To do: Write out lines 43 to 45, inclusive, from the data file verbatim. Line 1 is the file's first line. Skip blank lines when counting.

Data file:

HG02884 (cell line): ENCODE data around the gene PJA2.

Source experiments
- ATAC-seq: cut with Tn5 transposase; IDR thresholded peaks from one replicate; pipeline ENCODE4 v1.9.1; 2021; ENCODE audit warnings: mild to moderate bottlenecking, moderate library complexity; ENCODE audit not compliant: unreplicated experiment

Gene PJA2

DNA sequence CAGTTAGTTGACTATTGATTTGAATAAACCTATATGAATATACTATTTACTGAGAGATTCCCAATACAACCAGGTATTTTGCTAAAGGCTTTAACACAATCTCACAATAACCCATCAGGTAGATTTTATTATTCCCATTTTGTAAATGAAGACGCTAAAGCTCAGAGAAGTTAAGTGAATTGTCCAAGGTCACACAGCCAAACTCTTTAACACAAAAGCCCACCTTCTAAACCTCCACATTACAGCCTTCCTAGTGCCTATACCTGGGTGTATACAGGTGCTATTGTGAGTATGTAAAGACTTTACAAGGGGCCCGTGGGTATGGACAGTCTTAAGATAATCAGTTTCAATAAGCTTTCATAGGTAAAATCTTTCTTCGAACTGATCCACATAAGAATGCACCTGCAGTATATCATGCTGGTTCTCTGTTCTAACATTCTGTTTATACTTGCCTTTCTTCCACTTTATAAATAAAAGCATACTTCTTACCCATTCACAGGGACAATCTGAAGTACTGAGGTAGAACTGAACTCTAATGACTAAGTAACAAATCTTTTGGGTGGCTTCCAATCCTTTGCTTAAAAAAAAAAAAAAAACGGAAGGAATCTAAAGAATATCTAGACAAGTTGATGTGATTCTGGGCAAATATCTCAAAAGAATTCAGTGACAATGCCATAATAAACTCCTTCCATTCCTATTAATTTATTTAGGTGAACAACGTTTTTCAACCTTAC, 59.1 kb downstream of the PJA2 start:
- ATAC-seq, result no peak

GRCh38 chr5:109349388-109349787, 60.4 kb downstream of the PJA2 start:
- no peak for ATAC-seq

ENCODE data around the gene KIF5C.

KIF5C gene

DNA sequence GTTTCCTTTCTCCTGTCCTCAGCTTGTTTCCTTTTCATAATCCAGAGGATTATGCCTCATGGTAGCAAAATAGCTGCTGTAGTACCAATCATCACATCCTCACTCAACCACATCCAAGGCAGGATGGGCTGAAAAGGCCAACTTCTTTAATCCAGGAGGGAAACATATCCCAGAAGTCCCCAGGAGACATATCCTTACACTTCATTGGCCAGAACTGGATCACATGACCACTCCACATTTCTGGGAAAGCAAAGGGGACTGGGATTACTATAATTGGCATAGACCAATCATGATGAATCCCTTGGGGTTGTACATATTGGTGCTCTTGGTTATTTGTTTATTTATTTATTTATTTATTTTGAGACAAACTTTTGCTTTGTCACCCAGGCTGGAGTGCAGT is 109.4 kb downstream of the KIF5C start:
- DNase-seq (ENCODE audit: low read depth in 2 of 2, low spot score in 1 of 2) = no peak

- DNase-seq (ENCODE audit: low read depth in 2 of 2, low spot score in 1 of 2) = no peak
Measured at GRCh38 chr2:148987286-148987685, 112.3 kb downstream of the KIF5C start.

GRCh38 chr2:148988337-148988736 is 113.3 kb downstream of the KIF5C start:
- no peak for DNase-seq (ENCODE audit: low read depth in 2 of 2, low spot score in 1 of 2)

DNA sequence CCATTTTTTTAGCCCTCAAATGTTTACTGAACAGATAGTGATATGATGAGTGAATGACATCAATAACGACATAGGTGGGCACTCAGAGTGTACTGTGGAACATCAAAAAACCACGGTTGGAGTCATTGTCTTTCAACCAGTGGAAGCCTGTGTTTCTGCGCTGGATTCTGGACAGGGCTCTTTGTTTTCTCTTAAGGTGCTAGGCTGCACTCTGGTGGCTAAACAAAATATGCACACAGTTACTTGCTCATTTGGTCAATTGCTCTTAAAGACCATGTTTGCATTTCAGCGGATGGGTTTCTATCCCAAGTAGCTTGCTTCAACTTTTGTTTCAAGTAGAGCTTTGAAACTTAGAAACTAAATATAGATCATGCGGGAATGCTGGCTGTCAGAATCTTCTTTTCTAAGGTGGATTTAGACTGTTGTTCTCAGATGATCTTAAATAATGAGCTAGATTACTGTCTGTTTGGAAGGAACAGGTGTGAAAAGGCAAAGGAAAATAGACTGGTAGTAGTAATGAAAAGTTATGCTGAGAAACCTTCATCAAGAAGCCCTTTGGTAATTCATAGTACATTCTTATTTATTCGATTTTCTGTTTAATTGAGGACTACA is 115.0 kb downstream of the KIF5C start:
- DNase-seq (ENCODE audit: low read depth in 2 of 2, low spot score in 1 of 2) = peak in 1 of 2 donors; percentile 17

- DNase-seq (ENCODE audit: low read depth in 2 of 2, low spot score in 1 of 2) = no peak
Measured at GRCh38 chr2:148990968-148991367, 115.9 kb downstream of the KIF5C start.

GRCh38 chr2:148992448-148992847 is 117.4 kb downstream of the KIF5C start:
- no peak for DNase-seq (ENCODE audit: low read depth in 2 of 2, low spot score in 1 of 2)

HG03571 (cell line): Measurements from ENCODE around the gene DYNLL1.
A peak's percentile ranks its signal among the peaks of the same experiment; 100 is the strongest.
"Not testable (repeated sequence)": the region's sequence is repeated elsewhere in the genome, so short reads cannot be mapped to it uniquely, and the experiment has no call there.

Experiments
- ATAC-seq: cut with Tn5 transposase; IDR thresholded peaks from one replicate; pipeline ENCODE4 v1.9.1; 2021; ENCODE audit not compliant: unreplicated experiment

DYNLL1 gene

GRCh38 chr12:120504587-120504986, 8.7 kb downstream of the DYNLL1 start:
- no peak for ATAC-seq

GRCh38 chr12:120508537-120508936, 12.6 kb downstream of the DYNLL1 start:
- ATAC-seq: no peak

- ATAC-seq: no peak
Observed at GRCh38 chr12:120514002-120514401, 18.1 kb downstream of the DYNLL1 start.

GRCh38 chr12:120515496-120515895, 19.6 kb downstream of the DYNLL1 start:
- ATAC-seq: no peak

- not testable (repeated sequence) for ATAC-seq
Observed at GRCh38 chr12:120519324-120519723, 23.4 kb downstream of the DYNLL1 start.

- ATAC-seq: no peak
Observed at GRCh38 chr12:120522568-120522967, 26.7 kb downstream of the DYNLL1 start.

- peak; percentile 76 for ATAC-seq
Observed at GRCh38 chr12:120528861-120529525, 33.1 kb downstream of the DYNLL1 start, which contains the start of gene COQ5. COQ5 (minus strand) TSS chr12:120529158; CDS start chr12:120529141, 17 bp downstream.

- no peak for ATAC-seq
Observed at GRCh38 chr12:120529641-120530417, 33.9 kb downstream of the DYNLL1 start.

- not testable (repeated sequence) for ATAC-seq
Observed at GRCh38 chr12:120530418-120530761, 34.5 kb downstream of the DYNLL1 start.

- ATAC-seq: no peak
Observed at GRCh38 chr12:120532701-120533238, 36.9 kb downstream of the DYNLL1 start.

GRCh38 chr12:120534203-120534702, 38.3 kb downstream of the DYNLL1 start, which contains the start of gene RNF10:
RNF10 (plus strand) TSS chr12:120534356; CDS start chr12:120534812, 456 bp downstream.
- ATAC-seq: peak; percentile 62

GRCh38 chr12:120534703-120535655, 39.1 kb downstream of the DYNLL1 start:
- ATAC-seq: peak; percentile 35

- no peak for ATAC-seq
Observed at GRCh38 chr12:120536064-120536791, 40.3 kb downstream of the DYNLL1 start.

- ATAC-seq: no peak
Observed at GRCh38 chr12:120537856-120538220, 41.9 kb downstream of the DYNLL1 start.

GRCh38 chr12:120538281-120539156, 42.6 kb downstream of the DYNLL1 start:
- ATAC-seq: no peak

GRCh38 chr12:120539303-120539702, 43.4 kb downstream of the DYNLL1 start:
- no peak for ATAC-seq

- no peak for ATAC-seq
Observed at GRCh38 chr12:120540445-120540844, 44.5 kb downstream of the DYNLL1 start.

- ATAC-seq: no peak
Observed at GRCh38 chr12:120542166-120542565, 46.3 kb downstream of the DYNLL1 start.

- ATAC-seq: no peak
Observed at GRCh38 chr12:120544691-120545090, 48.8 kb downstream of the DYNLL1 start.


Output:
- no peak for ATAC-seq
Observed at GRCh38 chr12:120529641-120530417, 33.9 kb downstream of the DYNLL1 start.

- not testable (repeated sequence) for ATAC-seq